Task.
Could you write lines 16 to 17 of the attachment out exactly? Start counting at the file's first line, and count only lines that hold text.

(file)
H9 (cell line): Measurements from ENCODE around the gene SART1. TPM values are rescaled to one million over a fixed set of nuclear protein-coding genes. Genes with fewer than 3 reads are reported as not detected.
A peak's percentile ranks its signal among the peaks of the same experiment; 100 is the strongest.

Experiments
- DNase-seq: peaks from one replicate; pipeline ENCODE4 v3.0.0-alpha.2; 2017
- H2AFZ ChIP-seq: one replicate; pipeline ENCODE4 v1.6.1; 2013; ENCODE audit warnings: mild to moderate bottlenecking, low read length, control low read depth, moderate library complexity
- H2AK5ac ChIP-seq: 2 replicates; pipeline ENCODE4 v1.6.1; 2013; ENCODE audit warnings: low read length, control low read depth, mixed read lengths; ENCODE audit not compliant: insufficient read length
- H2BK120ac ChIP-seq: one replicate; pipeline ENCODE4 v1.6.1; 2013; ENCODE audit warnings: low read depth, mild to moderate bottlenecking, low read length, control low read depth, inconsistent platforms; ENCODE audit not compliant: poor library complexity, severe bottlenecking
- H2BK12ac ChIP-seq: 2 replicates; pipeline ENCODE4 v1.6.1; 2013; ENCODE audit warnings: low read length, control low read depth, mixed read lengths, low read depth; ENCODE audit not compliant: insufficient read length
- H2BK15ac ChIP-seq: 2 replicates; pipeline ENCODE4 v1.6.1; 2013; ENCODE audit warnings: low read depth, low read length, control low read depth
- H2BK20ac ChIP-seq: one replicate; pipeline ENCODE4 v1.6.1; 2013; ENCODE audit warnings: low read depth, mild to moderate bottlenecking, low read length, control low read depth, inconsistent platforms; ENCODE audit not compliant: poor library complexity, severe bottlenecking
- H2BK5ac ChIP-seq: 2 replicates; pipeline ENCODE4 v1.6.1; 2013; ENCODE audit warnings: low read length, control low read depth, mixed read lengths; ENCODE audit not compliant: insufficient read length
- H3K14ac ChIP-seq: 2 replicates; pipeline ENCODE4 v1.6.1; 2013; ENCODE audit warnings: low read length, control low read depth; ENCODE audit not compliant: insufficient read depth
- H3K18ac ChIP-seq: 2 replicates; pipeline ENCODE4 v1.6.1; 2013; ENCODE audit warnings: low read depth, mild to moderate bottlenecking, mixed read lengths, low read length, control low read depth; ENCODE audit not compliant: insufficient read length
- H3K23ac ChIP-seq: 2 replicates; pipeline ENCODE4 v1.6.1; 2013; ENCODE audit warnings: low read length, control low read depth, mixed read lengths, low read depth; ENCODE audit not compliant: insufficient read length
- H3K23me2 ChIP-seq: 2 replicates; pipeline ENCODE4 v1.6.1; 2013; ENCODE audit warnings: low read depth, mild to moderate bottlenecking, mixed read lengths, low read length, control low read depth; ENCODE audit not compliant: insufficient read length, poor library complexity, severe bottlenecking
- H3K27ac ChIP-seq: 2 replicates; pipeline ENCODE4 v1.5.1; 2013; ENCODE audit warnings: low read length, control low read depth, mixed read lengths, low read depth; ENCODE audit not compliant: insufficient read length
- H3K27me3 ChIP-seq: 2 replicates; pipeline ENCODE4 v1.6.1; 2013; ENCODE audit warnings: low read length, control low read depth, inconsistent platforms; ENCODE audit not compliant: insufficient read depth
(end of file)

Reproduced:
- H3K27ac ChIP-seq: 2 replicates; pipeline ENCODE4 v1.5.1; 2013; ENCODE audit warnings: low read length, control low read depth, mixed read lengths, low read depth; ENCODE audit not compliant: insufficient read length
- H3K27me3 ChIP-seq: 2 replicates; pipeline ENCODE4 v1.6.1; 2013; ENCODE audit warnings: low read length, control low read depth, inconsistent platforms; ENCODE audit not compliant: insufficient read depth